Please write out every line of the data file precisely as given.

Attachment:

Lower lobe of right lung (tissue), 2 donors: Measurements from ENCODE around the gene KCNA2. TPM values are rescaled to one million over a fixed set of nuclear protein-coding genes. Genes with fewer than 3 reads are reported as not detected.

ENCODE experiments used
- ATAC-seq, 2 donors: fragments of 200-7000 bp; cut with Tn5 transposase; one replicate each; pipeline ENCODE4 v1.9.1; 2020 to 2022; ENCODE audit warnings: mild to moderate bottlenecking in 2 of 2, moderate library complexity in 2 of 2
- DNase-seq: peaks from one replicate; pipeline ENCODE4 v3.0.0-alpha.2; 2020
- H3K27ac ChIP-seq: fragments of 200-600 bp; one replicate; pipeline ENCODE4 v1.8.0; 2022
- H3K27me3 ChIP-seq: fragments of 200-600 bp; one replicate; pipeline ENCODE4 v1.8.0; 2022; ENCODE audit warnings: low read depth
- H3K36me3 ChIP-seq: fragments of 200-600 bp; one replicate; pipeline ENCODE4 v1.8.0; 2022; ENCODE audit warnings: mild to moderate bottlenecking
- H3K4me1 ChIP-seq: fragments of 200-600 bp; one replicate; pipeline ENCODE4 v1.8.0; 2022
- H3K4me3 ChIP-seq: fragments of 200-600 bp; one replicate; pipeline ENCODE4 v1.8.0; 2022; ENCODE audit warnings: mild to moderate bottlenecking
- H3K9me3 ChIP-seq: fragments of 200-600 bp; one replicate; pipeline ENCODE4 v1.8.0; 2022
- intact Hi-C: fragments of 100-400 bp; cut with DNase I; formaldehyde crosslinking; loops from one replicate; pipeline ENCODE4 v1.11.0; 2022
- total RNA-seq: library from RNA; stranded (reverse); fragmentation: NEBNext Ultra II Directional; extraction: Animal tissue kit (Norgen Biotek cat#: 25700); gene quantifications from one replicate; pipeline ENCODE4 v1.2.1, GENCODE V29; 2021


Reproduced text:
Lower lobe of right lung (tissue), 2 donors: Measurements from ENCODE around the gene KCNA2. TPM values are rescaled to one million over a fixed set of nuclear protein-coding genes. Genes with fewer than 3 reads are reported as not detected.

ENCODE experiments used
- ATAC-seq, 2 donors: fragments of 200-7000 bp; cut with Tn5 transposase; one replicate each; pipeline ENCODE4 v1.9.1; 2020 to 2022; ENCODE audit warnings: mild to moderate bottlenecking in 2 of 2, moderate library complexity in 2 of 2
- DNase-seq: peaks from one replicate; pipeline ENCODE4 v3.0.0-alpha.2; 2020
- H3K27ac ChIP-seq: fragments of 200-600 bp; one replicate; pipeline ENCODE4 v1.8.0; 2022
- H3K27me3 ChIP-seq: fragments of 200-600 bp; one replicate; pipeline ENCODE4 v1.8.0; 2022; ENCODE audit warnings: low read depth
- H3K36me3 ChIP-seq: fragments of 200-600 bp; one replicate; pipeline ENCODE4 v1.8.0; 2022; ENCODE audit warnings: mild to moderate bottlenecking
- H3K4me1 ChIP-seq: fragments of 200-600 bp; one replicate; pipeline ENCODE4 v1.8.0; 2022
- H3K4me3 ChIP-seq: fragments of 200-600 bp; one replicate; pipeline ENCODE4 v1.8.0; 2022; ENCODE audit warnings: mild to moderate bottlenecking
- H3K9me3 ChIP-seq: fragments of 200-600 bp; one replicate; pipeline ENCODE4 v1.8.0; 2022
- intact Hi-C: fragments of 100-400 bp; cut with DNase I; formaldehyde crosslinking; loops from one replicate; pipeline ENCODE4 v1.11.0; 2022
- total RNA-seq: library from RNA; stranded (reverse); fragmentation: NEBNext Ultra II Directional; extraction: Animal tissue kit (Norgen Biotek cat#: 25700); gene quantifications from one replicate; pipeline ENCODE4 v1.2.1, GENCODE V29; 2021